Robin Charlotte Ried and Christopher Harold Staudt were married Saturday in the Siasconset Union Chapel in Siasconset, Mass., on the island of Nantucket. The Rev. Nancy Forsyth Nelson, a minister of your American Fellowship Church, performed the ceremony.
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Ms. Ried, 29, will maintain her name. She would be the head of urban development and is a global leadership fellow in the Planet Financial Forum in New York. She graduated from Brown and received a masters degree in city planning from the University of California, Berkeley. From 2004 to 2005, she was a Fulbright scholar in Barcelona, Spain, focused on environmentally sustainable neighborhood style.
She is a daughter of Susan Ried and Robert H. Ried of Palm City, Fla. The brides father retired this year as an economist and a founder of Ried, Thunberg & Company, a money-market forecasting firm in Westport, Conn.
Mr. Staudt, 36, is really a director in the private investment division of Emigrant Bank in New York and is responsible for identifying new investment opportunities. He graduated from Pomona College in Claremont, Calif., and received an M.B.A. from Harvard. From 2002 to 2004, he was a Peace Corps volunteer working on microfinance and soil-conservation projects in a rural area outside of Bainet, Haiti.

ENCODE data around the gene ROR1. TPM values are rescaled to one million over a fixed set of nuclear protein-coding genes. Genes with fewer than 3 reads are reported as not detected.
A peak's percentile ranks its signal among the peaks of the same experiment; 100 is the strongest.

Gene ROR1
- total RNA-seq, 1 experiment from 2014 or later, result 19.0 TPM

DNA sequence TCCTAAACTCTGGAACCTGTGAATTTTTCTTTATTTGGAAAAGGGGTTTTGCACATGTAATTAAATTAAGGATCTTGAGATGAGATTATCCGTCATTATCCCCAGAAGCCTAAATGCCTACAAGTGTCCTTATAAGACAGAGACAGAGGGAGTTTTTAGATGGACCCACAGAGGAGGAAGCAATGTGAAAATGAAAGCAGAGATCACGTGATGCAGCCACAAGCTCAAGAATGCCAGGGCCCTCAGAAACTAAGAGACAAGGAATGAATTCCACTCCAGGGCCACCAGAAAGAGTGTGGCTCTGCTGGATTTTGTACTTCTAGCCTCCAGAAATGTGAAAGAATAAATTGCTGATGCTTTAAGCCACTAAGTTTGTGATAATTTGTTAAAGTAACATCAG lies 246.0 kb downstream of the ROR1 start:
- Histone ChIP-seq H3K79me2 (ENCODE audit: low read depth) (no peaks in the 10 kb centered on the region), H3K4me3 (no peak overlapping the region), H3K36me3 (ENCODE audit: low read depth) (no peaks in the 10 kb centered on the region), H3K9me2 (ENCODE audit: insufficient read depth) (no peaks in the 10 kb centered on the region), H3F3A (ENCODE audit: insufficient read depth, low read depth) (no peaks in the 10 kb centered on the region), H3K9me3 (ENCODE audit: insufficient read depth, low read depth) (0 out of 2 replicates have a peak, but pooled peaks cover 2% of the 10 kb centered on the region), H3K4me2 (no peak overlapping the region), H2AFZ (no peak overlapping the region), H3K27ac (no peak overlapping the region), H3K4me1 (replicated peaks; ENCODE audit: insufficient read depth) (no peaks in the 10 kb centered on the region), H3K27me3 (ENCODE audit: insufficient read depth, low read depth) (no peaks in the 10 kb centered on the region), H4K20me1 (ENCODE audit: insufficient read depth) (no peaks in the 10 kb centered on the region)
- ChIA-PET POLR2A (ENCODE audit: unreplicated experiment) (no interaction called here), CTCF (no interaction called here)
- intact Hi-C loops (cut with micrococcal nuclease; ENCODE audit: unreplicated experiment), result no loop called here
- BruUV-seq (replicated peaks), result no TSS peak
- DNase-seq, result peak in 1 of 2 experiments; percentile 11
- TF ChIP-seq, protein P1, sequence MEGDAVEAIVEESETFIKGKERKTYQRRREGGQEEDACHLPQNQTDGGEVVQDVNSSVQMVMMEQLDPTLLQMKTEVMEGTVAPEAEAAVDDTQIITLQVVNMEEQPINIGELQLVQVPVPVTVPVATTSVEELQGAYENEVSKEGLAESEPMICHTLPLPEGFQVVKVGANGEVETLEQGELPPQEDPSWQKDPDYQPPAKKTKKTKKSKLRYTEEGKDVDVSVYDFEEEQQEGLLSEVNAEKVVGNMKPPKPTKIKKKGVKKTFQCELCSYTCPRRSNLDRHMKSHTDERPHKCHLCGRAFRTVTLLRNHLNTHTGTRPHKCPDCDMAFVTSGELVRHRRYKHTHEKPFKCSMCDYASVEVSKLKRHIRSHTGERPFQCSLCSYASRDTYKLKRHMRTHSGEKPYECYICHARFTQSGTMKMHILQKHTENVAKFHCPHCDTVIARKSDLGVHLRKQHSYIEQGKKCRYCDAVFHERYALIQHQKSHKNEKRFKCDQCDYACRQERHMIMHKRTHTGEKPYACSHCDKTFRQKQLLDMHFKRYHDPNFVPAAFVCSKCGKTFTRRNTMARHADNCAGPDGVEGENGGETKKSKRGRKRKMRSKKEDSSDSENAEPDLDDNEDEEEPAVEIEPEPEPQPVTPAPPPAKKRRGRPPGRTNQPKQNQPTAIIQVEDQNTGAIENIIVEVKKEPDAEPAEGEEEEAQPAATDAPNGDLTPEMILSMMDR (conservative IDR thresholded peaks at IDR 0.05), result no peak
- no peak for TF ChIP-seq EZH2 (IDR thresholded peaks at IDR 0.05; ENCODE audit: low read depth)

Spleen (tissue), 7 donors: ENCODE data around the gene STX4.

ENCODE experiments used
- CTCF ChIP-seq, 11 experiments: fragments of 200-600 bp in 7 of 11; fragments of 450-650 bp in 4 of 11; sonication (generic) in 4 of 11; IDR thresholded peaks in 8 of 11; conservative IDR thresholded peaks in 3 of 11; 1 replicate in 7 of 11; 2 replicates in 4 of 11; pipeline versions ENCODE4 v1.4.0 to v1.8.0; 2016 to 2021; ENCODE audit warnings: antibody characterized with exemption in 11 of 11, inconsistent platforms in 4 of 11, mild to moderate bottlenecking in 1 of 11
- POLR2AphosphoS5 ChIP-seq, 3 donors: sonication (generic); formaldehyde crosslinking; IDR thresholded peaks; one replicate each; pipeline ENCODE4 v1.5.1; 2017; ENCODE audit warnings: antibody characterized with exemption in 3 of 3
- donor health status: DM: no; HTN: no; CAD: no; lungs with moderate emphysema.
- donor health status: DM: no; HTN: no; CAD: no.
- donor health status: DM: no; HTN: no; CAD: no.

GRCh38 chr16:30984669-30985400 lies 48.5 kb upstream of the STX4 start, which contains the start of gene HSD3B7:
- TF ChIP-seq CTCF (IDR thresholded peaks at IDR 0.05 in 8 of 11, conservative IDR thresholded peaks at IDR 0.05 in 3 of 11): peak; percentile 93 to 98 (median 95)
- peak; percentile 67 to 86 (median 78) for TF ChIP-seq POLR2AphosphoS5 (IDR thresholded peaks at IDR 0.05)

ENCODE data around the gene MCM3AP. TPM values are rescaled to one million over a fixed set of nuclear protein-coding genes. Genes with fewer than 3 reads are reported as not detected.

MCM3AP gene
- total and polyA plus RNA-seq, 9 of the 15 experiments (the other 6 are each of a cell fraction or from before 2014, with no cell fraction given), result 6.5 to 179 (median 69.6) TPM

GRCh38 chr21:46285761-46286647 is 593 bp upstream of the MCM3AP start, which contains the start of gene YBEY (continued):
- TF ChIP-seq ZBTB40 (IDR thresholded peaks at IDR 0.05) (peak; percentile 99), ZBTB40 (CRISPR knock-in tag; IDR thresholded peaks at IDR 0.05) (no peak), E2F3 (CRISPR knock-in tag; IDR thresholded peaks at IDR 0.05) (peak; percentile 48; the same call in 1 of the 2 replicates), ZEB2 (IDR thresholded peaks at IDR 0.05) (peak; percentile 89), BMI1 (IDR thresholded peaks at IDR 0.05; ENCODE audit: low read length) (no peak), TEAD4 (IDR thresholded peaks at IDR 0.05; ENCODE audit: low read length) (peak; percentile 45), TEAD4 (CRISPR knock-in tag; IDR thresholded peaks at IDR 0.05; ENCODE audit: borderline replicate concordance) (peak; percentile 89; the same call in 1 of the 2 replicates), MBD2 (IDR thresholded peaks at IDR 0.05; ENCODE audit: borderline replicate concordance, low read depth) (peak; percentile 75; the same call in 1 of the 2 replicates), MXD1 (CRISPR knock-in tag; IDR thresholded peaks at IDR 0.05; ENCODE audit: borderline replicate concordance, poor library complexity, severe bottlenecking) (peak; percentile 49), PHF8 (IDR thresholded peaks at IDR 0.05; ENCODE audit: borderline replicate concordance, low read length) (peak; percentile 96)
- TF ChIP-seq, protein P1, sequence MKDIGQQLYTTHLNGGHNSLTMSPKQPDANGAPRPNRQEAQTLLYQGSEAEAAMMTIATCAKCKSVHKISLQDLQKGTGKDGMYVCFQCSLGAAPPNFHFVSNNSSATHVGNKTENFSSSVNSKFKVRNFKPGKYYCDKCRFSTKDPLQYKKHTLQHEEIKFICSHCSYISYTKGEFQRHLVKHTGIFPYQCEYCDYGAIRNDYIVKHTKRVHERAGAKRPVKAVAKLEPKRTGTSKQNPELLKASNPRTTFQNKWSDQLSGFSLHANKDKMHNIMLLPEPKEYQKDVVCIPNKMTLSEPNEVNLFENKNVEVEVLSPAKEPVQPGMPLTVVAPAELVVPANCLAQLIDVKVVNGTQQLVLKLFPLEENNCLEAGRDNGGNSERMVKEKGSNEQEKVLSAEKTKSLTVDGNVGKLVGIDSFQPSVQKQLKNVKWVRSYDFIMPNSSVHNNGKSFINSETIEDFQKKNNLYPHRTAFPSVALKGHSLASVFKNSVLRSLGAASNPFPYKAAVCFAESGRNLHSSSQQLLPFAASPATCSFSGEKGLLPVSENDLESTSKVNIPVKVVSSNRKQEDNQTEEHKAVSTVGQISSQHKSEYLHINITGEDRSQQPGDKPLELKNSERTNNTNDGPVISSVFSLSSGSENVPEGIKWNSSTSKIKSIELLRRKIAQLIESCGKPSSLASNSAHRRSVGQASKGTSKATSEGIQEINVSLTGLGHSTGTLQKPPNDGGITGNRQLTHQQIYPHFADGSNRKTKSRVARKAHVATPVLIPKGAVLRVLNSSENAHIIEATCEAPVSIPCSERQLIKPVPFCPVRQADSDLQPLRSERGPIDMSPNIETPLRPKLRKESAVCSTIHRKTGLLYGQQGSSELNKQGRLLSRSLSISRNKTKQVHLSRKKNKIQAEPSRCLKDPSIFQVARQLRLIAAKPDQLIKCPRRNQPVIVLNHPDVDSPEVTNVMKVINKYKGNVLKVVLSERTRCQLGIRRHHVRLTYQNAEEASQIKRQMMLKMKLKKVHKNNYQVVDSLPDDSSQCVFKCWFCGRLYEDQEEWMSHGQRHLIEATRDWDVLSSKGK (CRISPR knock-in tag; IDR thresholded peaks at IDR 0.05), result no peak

He would be the son of Christina and William Staudt of Bronxville, N.Y. His father also works at Emigrant Bank in New York, where he can be a vice chairman, overseeing commercial lending. The bridegrooms mother is the chairwoman of an interdisciplinary forum on death, dying and grief at Columbia University, and is also a patient-care volunteer plus a member of the fund-raising board at Jansen Hospice and Palliative Care in Scarsdale, N.Y.
The couple had their first conversation in August 2012, in the wedding of Caroline Staudt, the bridegrooms youngest sister. Ms. Ried had gone to boarding school and college with Caroline Staudt, but somehow despite several family photographs showing Ms. Ried and Mr. Staudt in the same frame they had never taken notice of each other.
Ms. Ried had arrived at the wedding wearing a yellow wedding dress and a flower in her hair, and Mr. Staudt was entranced.
Its one of those indescribable moments, he said. I just felt compelled to talk to her.
His mother took care from the proper introduction, which Ms. Ried viewed as a continuation of a campaign that had begun the previous winter with a Staudt family Christmas card that prominently featured Mr. Staudt alone amid his happily paired sisters and parents.
Robin was convinced my mother was sending that only to single friends, Mr. Staudt remembered.
Ms. Ried said, It was like someone was trying to stuff my mailbox with an advertisement about him. She remembers laughing when she saw the picture, thinking that he looked awkward and alone but very cute! It seemed like his mom was sending out a subtle hint to the world that her son was a catch.
He asked to visit her the next time his business took him out to California, where she was then living. That opportunity occurred just a few weeks later, and he then extended his trip so that he could see her again a few days later.
In the next few months, he made several more trips to California, but it was not until Ms. Ried moved back to New York that the couple began truly dating.
It took 11 months for even the first peck on the lips, Ms. Ried said. Everything felt so right about being together that I fought it, but I finally gave in to the inevitable.